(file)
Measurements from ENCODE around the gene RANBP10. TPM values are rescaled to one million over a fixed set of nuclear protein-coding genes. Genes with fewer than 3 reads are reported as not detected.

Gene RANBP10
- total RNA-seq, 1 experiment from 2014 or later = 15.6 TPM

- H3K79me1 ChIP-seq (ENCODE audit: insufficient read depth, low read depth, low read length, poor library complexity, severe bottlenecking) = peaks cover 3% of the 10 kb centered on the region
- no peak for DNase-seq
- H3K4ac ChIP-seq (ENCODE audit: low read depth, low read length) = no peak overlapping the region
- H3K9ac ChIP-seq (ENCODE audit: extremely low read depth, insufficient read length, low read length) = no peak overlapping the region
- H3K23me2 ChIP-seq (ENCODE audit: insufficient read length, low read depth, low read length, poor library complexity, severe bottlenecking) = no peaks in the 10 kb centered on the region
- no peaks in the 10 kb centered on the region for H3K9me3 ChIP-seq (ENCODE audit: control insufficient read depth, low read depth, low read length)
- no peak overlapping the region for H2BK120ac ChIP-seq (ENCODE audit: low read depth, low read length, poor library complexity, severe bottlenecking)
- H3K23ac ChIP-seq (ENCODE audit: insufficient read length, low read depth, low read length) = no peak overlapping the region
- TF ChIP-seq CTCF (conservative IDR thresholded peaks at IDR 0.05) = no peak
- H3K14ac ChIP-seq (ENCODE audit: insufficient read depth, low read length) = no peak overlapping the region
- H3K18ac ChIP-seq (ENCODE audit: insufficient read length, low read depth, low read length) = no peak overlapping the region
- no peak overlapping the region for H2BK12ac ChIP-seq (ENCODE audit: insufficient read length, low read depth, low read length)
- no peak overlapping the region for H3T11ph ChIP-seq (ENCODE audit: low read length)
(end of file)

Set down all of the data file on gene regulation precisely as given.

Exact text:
Measurements from ENCODE around the gene RANBP10. TPM values are rescaled to one million over a fixed set of nuclear protein-coding genes. Genes with fewer than 3 reads are reported as not detected.

Gene RANBP10
- total RNA-seq, 1 experiment from 2014 or later = 15.6 TPM

- H3K79me1 ChIP-seq (ENCODE audit: insufficient read depth, low read depth, low read length, poor library complexity, severe bottlenecking) = peaks cover 3% of the 10 kb centered on the region
- no peak for DNase-seq
- H3K4ac ChIP-seq (ENCODE audit: low read depth, low read length) = no peak overlapping the region
- H3K9ac ChIP-seq (ENCODE audit: extremely low read depth, insufficient read length, low read length) = no peak overlapping the region
- H3K23me2 ChIP-seq (ENCODE audit: insufficient read length, low read depth, low read length, poor library complexity, severe bottlenecking) = no peaks in the 10 kb centered on the region
- no peaks in the 10 kb centered on the region for H3K9me3 ChIP-seq (ENCODE audit: control insufficient read depth, low read depth, low read length)
- no peak overlapping the region for H2BK120ac ChIP-seq (ENCODE audit: low read depth, low read length, poor library complexity, severe bottlenecking)
- H3K23ac ChIP-seq (ENCODE audit: insufficient read length, low read depth, low read length) = no peak overlapping the region
- TF ChIP-seq CTCF (conservative IDR thresholded peaks at IDR 0.05) = no peak
- H3K14ac ChIP-seq (ENCODE audit: insufficient read depth, low read length) = no peak overlapping the region
- H3K18ac ChIP-seq (ENCODE audit: insufficient read length, low read depth, low read length) = no peak overlapping the region
- no peak overlapping the region for H2BK12ac ChIP-seq (ENCODE audit: insufficient read length, low read depth, low read length)
- no peak overlapping the region for H3T11ph ChIP-seq (ENCODE audit: low read length)